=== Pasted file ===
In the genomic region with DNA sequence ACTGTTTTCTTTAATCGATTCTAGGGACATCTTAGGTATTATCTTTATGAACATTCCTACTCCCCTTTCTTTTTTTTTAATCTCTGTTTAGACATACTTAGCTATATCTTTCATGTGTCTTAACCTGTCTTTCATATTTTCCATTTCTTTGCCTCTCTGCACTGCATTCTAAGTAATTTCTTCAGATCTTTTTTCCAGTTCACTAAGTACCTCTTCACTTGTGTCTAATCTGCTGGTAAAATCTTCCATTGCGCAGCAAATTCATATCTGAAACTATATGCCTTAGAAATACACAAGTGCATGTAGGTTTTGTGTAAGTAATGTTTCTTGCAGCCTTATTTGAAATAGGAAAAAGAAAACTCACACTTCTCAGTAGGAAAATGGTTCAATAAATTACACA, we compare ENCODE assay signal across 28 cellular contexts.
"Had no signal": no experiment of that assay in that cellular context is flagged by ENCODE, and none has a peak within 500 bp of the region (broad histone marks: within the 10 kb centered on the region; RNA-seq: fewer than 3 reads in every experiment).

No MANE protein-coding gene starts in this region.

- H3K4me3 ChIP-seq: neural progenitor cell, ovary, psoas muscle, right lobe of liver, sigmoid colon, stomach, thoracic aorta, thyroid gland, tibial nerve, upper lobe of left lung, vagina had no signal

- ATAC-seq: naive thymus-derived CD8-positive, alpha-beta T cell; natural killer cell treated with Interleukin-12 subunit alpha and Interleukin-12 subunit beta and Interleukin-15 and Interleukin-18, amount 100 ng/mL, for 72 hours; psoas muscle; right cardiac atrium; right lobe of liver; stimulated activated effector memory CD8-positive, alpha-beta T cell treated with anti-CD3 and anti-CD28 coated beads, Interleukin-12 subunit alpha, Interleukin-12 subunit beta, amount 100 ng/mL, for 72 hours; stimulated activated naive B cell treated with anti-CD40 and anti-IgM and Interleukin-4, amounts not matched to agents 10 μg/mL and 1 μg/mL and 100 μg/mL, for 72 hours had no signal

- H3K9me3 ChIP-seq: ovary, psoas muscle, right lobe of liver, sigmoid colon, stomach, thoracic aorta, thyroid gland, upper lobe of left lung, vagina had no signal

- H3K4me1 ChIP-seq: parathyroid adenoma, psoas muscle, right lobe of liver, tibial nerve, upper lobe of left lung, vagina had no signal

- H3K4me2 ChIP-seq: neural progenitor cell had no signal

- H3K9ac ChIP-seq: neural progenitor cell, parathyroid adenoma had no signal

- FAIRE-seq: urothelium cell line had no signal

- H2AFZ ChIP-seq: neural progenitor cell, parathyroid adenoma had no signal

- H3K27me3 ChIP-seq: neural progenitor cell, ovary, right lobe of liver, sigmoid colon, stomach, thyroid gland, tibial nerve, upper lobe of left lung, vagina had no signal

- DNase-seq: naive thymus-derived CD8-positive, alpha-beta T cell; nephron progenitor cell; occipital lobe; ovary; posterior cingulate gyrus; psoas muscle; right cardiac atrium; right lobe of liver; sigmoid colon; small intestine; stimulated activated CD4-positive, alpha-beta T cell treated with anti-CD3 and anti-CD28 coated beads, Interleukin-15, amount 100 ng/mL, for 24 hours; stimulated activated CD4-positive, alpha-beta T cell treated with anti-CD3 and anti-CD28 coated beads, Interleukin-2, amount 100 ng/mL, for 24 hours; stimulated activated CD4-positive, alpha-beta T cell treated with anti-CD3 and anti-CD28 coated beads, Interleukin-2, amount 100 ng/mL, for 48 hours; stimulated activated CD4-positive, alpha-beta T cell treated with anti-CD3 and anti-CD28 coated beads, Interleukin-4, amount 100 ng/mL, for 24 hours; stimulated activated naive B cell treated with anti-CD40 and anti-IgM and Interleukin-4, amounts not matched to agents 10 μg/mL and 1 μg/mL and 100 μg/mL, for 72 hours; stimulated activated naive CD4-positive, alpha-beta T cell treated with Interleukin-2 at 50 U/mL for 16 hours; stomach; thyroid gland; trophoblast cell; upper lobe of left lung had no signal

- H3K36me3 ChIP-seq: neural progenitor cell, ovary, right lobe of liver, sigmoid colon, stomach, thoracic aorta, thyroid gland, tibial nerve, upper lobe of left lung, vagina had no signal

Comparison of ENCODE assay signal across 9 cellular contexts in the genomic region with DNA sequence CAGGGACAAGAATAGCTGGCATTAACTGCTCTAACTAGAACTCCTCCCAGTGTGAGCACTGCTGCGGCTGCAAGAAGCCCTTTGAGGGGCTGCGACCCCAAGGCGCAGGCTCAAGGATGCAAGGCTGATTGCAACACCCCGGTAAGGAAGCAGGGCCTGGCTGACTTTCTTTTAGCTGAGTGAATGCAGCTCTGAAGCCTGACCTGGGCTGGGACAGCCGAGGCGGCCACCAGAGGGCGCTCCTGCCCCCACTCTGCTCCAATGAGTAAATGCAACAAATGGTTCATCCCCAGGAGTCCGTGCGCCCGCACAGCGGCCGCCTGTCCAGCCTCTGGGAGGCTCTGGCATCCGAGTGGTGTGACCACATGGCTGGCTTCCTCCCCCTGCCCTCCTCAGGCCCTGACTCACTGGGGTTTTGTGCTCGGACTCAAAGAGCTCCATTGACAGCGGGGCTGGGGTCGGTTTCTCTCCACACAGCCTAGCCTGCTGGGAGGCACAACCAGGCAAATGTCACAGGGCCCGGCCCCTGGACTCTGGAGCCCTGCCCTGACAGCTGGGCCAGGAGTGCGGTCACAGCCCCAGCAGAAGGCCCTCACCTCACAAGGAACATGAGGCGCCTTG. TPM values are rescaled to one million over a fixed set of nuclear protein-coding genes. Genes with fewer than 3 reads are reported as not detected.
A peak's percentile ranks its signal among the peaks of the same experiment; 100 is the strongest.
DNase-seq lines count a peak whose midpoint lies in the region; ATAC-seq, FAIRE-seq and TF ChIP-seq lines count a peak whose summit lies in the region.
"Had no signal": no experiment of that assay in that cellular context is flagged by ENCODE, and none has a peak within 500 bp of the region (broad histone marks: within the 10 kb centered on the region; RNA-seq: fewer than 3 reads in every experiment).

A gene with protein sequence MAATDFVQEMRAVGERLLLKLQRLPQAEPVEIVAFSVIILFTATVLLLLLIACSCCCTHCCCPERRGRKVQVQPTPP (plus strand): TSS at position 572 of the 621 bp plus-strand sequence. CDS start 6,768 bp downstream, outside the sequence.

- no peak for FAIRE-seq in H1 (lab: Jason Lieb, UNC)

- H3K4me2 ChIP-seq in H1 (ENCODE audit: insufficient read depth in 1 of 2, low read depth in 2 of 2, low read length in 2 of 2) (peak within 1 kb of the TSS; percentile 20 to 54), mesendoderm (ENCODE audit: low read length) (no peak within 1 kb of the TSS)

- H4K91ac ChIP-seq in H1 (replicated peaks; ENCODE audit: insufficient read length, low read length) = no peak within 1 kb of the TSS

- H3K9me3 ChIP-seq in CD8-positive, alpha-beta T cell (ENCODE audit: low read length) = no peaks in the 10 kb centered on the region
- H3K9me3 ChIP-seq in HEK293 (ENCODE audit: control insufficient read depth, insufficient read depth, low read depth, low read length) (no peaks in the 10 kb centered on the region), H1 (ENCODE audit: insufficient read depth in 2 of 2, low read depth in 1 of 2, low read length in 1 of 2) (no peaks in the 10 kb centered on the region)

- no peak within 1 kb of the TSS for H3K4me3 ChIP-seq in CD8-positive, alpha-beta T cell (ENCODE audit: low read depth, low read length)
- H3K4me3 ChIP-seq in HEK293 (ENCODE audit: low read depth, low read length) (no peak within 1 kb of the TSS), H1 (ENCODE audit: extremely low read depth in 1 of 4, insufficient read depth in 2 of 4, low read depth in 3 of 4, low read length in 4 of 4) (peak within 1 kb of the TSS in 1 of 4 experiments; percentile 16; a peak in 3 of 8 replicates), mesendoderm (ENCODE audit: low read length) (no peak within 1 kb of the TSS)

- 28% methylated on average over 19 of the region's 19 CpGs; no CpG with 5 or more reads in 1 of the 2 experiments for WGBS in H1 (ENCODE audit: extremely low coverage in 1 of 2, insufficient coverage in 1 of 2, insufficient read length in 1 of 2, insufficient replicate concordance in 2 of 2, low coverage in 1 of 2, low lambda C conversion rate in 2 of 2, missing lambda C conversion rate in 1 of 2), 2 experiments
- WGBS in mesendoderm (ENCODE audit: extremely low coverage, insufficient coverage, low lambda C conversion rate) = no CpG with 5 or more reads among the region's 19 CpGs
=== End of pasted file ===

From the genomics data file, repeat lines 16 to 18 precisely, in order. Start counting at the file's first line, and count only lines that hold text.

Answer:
A peak's percentile ranks its signal among the peaks of the same experiment; 100 is the strongest.
DNase-seq lines count a peak whose midpoint lies in the region; ATAC-seq, FAIRE-seq and TF ChIP-seq lines count a peak whose summit lies in the region.
"Had no signal": no experiment of that assay in that cellular context is flagged by ENCODE, and none has a peak within 500 bp of the region (broad histone marks: within the 10 kb centered on the region; RNA-seq: fewer than 3 reads in every experiment).